The text analyzes Yasujirō Ozu remarks in the original screenplay of Equinox Flower (Higanbana) and asks the question if Ozu used the special cutting technique intentionally. After a discussion of Edward Dmytryks theory of montage and the term ‘action cut’, the screenplay of Equinox Flower and a close reading of a scene the article comes to the conclusion that Ozu must have been well aware of his uncommon cutting style. This could be shown clearly by comparing his “a-c” remarks with the film.
Key words: Yasujirō Ozu, Screenplay, Equinox Flower
In his book On Film Editing the director and cutter Edward Dmytryk distinguishes two forms of the montage: the ‘Hollywood’ montage and the ‘European’ montage. The former is based on a transition, which is often unnoticed and tells the story using indirect indications. The latter is characterized by “straight cuts“ (Dmytryk 1983: 135) and uses contrasts, which Dmytryk illustrates using Sergei Eisenstein’s famous staircase scene in Odessa in Battleship Potemkin (Bronenosets Potemkin, 1925) (Dmytryk 1983: 135). I want to show the example of Yasujirō Ozu’s Equinox Flower (Higanbana, 1958b), where the Japanese director chooses a third type of  montage that combines the Hollywood and European styles. Ozus montage is transcultural in a way that he combines the two styles. He merges them. The main characteristic of his ‘Japanese style‘ is then a kind of hybridization which knows the contexts well but does not stick on them. Ozu tells his stories using a kind of montage, which is indeed inspired by the Hollywood aesthetics with its ‘invisible’ cuts, but breaks (western) conventions of montage by also showing uncommon contrasts. Regarding his space and dialogue presentation (the ‘shot-reverse shot’), this has been described previously by David Bordwell (1988), Kristin Thompson (1988), Edward Branigan (1976) and others who performed a structural analysis of the films. But it remains unclear whether Ozu used his technique of montage with an awareness of the existing contexts or if he just followed cultural habits of reception.
Herein, I will discuss these uncertainties using a close reading of the original working screenplay of Equinox Flower (Ozu 1958a) using at least one example: the action cuts, the cutting into the movement.
The Equinox Flower screenplay was published by Kazuo Inoue in
Ozu’s Collected Works in Japanese, but unfortunately without the remarks and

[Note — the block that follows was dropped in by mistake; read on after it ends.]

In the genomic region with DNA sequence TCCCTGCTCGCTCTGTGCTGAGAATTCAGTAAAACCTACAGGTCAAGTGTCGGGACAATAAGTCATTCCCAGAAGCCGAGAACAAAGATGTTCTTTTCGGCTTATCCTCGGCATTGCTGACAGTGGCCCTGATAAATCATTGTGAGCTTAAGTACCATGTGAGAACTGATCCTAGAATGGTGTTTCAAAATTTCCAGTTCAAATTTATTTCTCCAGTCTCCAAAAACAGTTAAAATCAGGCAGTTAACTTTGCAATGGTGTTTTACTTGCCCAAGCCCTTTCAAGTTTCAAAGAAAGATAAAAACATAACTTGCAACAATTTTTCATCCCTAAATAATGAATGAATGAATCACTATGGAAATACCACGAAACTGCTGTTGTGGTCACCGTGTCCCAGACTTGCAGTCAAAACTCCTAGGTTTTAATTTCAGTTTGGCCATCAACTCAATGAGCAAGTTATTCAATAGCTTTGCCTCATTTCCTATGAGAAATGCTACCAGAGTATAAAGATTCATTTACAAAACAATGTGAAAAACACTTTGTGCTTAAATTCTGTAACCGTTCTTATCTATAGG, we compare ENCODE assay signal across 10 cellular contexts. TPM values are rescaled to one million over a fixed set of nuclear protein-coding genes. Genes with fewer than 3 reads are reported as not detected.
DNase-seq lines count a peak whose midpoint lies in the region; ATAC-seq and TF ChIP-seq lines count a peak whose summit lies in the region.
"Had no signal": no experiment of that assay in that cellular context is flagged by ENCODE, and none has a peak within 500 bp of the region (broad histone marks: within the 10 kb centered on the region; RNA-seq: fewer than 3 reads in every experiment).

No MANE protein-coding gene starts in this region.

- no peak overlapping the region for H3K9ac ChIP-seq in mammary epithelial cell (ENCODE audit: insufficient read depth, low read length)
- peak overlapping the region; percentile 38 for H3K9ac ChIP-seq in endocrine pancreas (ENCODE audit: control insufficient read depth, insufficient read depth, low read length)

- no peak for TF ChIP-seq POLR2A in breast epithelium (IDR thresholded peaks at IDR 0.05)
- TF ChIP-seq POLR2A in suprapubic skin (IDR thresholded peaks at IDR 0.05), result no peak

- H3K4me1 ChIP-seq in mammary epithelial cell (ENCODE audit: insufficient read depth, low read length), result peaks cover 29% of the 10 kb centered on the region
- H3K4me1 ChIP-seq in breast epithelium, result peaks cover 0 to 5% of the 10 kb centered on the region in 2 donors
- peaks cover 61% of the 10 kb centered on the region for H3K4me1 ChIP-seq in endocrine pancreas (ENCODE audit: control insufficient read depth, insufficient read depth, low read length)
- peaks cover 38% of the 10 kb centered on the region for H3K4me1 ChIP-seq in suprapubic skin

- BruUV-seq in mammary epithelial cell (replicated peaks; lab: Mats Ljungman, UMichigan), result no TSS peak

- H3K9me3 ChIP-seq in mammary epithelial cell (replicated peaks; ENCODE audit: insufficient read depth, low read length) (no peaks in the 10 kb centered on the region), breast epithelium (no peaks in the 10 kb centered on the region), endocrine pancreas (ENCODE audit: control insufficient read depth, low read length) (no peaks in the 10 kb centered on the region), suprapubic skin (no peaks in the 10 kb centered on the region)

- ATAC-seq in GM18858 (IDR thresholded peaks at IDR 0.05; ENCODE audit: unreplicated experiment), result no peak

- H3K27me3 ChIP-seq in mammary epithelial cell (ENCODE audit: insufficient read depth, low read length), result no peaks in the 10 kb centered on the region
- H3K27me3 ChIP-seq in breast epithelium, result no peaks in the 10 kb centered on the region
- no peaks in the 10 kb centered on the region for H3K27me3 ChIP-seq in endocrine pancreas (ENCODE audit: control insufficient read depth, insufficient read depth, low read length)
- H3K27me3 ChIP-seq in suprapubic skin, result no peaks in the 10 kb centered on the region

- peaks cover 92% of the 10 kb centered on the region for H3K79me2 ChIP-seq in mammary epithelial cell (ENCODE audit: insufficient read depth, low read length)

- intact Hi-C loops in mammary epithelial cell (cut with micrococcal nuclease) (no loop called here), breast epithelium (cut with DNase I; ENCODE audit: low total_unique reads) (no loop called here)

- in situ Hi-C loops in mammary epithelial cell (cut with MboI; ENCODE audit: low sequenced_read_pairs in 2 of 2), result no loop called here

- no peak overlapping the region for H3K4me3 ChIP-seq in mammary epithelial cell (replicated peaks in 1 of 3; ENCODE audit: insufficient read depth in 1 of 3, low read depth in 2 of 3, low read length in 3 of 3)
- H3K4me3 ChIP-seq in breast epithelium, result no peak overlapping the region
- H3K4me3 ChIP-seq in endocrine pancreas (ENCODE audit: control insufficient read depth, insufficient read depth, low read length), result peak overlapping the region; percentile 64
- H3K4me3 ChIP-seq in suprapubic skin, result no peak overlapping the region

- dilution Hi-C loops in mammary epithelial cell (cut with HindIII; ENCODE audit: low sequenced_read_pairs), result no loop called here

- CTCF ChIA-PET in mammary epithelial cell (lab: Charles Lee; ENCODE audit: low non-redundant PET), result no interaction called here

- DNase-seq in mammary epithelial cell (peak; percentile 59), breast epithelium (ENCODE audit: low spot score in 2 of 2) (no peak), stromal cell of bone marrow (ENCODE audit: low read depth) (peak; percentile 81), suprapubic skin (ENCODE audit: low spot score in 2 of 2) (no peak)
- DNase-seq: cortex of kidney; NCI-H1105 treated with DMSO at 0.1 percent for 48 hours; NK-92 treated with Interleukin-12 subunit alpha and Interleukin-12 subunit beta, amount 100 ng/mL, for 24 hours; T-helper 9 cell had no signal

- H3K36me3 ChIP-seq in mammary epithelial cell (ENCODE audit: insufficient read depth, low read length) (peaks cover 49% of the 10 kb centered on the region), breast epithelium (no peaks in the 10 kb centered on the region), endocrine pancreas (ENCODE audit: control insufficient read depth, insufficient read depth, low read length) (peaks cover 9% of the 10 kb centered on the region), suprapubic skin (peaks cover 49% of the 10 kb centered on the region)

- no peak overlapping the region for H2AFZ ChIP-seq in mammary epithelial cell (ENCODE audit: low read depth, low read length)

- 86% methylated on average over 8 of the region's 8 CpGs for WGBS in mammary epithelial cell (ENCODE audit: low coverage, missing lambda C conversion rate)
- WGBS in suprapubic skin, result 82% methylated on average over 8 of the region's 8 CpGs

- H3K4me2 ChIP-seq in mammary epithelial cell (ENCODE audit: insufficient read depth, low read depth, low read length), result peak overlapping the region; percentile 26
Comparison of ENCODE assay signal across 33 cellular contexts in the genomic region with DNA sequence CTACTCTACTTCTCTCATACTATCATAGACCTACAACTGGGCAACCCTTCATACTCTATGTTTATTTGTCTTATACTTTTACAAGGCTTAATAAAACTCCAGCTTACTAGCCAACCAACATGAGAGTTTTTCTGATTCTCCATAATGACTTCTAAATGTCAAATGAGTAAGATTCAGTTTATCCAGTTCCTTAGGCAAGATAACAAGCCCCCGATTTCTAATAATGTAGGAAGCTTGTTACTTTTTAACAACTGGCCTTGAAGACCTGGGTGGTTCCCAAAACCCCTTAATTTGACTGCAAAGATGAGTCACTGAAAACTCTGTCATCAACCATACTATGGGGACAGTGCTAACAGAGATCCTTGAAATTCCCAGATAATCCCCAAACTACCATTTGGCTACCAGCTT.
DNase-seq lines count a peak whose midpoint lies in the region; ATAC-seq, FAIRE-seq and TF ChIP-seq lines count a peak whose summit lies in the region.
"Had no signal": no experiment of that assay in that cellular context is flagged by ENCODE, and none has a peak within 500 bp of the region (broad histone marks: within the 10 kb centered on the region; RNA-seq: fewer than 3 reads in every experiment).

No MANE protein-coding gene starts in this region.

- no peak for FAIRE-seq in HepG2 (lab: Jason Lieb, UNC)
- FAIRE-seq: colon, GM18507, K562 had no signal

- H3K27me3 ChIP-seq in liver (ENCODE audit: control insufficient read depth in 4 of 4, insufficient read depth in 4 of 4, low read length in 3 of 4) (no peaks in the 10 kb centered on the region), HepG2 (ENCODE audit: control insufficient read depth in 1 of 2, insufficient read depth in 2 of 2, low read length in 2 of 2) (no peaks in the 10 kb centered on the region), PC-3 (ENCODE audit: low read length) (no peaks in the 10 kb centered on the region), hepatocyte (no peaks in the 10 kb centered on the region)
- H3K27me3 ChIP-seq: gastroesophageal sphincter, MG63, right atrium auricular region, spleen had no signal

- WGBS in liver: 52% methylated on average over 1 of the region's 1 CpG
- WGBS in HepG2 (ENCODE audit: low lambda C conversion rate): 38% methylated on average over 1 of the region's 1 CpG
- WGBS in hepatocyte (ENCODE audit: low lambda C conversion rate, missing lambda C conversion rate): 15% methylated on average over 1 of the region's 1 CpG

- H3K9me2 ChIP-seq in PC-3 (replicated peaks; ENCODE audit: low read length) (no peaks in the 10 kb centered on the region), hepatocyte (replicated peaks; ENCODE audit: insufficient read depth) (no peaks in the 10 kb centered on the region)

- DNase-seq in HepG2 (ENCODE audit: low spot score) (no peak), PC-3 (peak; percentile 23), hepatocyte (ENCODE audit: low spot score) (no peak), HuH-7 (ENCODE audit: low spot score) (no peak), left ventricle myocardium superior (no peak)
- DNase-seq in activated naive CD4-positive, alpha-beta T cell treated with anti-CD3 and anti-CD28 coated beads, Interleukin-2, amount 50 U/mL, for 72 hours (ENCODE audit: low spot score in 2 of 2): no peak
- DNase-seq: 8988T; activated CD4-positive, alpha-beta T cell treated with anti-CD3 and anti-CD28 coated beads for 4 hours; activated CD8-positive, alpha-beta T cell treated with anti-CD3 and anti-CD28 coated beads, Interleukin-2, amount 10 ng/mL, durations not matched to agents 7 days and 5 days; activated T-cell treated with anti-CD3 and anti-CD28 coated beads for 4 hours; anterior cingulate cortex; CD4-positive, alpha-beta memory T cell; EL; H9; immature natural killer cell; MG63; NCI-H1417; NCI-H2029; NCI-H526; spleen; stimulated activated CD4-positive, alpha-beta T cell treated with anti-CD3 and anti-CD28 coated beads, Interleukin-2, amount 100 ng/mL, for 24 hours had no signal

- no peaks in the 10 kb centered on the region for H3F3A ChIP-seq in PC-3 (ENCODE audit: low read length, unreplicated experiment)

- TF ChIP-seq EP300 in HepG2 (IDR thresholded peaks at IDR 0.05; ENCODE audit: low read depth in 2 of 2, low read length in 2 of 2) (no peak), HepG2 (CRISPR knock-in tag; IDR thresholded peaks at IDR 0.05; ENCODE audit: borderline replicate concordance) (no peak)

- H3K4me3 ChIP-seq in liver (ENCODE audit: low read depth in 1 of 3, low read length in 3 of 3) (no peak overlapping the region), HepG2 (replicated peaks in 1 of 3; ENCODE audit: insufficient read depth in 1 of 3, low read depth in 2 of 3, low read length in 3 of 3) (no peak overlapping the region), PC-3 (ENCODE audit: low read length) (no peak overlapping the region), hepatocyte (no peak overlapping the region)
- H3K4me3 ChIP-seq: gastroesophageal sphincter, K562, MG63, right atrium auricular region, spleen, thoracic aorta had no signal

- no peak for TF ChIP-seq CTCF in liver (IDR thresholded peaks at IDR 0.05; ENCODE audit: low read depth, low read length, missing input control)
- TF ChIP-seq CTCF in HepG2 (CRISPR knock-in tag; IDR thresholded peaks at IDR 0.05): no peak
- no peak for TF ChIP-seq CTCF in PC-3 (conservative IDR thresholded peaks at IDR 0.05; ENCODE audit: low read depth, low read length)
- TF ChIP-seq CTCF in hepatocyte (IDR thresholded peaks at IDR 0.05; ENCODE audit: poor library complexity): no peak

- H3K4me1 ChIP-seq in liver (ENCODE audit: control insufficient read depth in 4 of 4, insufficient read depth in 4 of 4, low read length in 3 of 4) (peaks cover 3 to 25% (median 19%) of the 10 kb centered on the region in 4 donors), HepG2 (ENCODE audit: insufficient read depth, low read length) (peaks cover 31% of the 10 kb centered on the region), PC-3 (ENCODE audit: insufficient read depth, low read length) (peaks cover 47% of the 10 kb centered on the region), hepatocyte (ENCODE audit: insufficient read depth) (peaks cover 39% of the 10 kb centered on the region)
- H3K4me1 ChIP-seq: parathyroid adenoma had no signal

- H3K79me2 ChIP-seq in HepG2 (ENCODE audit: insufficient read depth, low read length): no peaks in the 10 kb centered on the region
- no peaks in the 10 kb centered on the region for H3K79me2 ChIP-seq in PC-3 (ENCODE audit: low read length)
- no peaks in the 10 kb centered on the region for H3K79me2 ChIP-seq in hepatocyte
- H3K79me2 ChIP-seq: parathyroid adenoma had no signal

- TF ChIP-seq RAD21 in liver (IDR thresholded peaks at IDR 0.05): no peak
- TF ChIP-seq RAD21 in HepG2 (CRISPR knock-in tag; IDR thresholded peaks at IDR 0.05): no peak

abbreviations I want to discuss here (Ozu 2003: 305-340). In autumn 2014,
I had the opportunity to sift through the original screenplay at the Kawakita-
Foundation Tōkyō (Ozu 1958a) (Fig. 1). 1
As in most of his works, Ozu co-wrote the screenplay with Kōgo Noda; it is based on the novel with the same name by the Japanese writer Ton Satomi (Satomi 2003: 166-223). The screenplay is mainly a printed dialogue text with necessary additional information briefly provided. It is interesting that Ozu inserted many remarks regarding the shooting, and that he even 
supplemented and changed the dialogue in same parts. However, he primarily used a handwritten symbol and sign system throughout the whole screenplay, and provided notes on the way the screenplay would be put into a filmic and acting practice. Ozu uses this system in other screenplays so we can take a further examination on that topic. In addition, the questions should be raised if Ozu followed a Shōchiku standardized studio-technique, or if he used special notes for his own films. I provide my interpretation only after a close reading of the film Equinox Flower (Ozu 1958b).
As is usual in Japanese books, Ozu’s storyboard scrolls from right to left, and the script flows counterclockwise. Ozu’s remarks are written with a pencil or crayon, and are mostly placed in special text passages. What is first noticed is a broad red line, which runs continuously across the top margin. There are also some small graphic sketches and other references written by hand in the screenplay.
Numerous colored symbols and boxes are used to comment on the text. Furthermore, there are numbers enclosed in circles written in pencil in the upper margins. These are at the starting point of every scene, and are ticked  off with colored pencil. Perhaps these are attributions to the scenes, but this hypothesis must been proved; Ozu did not explain this symbol and sign system. Other preserved screenplays, storyboards, notices and diaries could clarify some of these notations (Ozu 1993), but a phenomenological analysis and the correlations with the film was the procedure I chose. The film as a phenomenon (as it appears) is our reference then.2